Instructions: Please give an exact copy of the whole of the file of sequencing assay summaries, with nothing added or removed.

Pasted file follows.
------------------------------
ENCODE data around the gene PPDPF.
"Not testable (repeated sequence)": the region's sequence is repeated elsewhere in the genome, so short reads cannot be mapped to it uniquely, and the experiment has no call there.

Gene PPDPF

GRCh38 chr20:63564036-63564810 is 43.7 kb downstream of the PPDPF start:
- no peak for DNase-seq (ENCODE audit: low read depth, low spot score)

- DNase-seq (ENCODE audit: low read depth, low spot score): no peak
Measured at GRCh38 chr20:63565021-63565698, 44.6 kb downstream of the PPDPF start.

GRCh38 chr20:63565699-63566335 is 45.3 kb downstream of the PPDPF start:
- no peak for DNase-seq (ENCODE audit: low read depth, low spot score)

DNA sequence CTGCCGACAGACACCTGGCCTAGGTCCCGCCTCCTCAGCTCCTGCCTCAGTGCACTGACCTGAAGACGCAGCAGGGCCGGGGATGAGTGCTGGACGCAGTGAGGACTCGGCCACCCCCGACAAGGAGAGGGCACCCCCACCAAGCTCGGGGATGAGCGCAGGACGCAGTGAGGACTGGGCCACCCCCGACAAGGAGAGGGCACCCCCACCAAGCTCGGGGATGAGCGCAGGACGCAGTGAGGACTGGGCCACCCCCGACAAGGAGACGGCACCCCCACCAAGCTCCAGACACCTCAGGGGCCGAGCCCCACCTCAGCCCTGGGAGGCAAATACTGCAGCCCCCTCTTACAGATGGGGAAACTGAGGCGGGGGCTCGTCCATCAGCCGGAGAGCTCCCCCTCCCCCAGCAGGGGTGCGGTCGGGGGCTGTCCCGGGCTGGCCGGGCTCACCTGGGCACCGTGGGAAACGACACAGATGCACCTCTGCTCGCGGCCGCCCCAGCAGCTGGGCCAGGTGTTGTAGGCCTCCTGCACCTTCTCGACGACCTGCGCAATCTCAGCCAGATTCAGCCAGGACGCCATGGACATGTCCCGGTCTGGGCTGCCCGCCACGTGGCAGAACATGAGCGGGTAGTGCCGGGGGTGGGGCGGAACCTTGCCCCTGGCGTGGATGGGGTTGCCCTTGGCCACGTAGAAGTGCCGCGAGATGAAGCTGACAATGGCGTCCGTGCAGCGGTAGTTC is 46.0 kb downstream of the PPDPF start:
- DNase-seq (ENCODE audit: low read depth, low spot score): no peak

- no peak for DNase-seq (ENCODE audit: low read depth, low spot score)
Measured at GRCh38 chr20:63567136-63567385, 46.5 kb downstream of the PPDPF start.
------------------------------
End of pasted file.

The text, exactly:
ENCODE data around the gene PPDPF.
"Not testable (repeated sequence)": the region's sequence is repeated elsewhere in the genome, so short reads cannot be mapped to it uniquely, and the experiment has no call there.

Gene PPDPF

GRCh38 chr20:63564036-63564810 is 43.7 kb downstream of the PPDPF start:
- no peak for DNase-seq (ENCODE audit: low read depth, low spot score)

- DNase-seq (ENCODE audit: low read depth, low spot score): no peak
Measured at GRCh38 chr20:63565021-63565698, 44.6 kb downstream of the PPDPF start.

GRCh38 chr20:63565699-63566335 is 45.3 kb downstream of the PPDPF start:
- no peak for DNase-seq (ENCODE audit: low read depth, low spot score)

DNA sequence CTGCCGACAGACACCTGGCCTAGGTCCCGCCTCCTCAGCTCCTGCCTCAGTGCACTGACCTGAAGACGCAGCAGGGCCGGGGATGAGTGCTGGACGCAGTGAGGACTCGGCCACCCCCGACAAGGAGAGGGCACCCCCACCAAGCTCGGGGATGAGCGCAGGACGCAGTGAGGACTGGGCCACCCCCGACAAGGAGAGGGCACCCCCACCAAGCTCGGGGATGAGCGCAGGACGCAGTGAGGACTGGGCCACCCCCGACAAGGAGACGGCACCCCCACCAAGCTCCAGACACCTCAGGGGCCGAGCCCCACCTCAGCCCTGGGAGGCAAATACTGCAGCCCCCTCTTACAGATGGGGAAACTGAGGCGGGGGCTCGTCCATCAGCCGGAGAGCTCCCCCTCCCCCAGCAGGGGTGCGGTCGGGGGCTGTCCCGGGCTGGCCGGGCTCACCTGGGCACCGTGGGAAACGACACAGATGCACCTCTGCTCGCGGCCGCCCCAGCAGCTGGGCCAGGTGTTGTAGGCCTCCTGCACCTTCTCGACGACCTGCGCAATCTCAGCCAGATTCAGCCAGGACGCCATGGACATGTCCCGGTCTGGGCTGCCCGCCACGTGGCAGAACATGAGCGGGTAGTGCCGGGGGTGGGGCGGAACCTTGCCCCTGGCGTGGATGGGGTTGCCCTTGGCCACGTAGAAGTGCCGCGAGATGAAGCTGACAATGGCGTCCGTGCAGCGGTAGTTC is 46.0 kb downstream of the PPDPF start:
- DNase-seq (ENCODE audit: low read depth, low spot score): no peak

- no peak for DNase-seq (ENCODE audit: low read depth, low spot score)
Measured at GRCh38 chr20:63567136-63567385, 46.5 kb downstream of the PPDPF start.